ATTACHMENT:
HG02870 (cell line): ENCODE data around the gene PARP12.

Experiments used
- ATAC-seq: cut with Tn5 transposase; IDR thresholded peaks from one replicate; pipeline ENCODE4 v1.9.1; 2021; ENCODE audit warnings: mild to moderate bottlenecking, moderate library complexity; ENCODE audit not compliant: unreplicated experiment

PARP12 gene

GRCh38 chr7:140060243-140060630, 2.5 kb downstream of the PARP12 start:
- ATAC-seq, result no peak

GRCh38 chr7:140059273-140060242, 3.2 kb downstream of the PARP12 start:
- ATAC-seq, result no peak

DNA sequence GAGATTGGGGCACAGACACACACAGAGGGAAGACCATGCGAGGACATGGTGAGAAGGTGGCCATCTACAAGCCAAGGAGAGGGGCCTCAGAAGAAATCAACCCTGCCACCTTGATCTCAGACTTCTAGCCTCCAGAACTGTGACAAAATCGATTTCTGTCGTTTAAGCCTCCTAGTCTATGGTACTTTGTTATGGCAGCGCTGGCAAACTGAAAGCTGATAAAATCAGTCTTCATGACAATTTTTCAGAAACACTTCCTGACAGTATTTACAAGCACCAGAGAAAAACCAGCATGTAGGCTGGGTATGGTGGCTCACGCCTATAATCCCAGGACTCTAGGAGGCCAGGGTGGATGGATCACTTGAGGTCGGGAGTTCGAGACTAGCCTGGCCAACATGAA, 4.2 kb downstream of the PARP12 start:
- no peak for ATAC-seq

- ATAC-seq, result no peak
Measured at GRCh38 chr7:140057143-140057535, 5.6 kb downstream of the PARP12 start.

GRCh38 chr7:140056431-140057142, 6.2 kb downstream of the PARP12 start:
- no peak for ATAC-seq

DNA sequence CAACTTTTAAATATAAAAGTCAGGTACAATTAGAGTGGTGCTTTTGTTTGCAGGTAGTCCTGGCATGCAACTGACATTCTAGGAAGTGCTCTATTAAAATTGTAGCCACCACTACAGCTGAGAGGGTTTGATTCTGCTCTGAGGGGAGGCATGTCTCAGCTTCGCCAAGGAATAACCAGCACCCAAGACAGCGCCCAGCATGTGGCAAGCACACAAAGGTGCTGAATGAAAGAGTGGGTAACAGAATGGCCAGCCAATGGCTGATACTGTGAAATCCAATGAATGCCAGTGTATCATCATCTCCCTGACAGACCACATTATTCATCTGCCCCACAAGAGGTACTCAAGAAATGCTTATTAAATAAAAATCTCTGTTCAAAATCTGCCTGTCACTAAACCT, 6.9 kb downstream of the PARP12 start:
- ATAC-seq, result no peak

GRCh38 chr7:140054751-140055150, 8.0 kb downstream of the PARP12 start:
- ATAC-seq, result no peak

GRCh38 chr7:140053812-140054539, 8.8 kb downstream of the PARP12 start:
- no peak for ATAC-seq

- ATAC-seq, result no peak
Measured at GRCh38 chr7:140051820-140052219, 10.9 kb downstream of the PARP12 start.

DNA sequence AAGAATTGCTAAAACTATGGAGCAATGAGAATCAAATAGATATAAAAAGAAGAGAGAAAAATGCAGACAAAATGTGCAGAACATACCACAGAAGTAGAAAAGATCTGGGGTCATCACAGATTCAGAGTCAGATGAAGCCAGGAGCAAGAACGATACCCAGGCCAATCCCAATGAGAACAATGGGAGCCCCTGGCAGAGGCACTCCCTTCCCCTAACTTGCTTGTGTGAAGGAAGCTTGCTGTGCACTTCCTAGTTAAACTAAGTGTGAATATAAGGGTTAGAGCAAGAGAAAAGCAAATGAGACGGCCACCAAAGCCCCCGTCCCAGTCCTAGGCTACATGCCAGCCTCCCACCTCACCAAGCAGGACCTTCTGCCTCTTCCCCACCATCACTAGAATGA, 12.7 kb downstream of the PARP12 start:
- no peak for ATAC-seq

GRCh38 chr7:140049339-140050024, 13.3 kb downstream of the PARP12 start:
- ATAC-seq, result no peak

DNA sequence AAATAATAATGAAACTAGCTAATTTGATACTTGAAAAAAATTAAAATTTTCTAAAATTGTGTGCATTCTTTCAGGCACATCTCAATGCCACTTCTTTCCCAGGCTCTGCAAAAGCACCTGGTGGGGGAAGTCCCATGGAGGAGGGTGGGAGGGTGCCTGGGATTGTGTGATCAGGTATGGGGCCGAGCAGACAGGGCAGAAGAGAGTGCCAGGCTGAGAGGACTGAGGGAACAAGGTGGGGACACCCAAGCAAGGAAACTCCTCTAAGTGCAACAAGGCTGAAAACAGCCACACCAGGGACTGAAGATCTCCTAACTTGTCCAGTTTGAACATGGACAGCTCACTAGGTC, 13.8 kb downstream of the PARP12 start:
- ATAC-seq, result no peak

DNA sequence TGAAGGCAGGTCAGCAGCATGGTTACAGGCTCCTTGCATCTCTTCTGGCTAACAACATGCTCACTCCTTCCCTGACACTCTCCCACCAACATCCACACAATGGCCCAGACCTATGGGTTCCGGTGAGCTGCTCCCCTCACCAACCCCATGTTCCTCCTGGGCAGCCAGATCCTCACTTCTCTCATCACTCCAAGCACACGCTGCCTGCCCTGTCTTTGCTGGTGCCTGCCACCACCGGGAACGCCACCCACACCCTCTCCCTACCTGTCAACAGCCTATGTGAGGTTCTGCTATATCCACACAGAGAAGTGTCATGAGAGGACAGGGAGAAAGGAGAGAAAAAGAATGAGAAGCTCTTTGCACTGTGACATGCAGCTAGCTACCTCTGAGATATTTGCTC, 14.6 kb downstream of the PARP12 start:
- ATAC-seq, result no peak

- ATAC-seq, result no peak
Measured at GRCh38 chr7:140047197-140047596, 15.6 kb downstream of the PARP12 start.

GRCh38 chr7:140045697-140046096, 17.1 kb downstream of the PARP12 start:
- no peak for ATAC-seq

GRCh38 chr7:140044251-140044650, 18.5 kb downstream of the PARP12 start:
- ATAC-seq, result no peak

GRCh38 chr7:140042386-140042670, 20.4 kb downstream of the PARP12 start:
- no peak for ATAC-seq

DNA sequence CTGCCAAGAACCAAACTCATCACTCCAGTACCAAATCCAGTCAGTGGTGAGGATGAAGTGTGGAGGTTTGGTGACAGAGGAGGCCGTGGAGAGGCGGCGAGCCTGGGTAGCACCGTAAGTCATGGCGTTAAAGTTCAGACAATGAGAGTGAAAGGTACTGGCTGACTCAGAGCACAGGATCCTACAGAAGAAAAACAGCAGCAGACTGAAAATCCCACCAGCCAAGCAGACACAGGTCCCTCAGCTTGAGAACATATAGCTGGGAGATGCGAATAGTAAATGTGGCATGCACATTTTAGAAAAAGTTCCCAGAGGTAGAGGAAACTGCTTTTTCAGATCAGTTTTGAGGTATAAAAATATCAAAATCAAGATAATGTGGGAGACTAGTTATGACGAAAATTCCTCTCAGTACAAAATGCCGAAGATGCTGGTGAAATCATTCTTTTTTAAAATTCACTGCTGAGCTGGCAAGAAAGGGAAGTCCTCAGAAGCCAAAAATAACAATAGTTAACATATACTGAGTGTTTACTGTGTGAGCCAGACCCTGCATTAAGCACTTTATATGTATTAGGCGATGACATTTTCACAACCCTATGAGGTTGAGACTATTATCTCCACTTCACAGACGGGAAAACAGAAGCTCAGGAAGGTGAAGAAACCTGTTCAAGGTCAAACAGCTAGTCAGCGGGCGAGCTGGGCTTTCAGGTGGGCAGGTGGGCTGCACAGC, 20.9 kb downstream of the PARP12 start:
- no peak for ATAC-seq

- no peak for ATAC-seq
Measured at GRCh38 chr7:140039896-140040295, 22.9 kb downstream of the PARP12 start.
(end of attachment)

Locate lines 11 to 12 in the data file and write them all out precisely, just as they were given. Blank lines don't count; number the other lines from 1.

- ATAC-seq, result no peak
Measured at GRCh38 chr7:140057143-140057535, 5.6 kb downstream of the PARP12 start.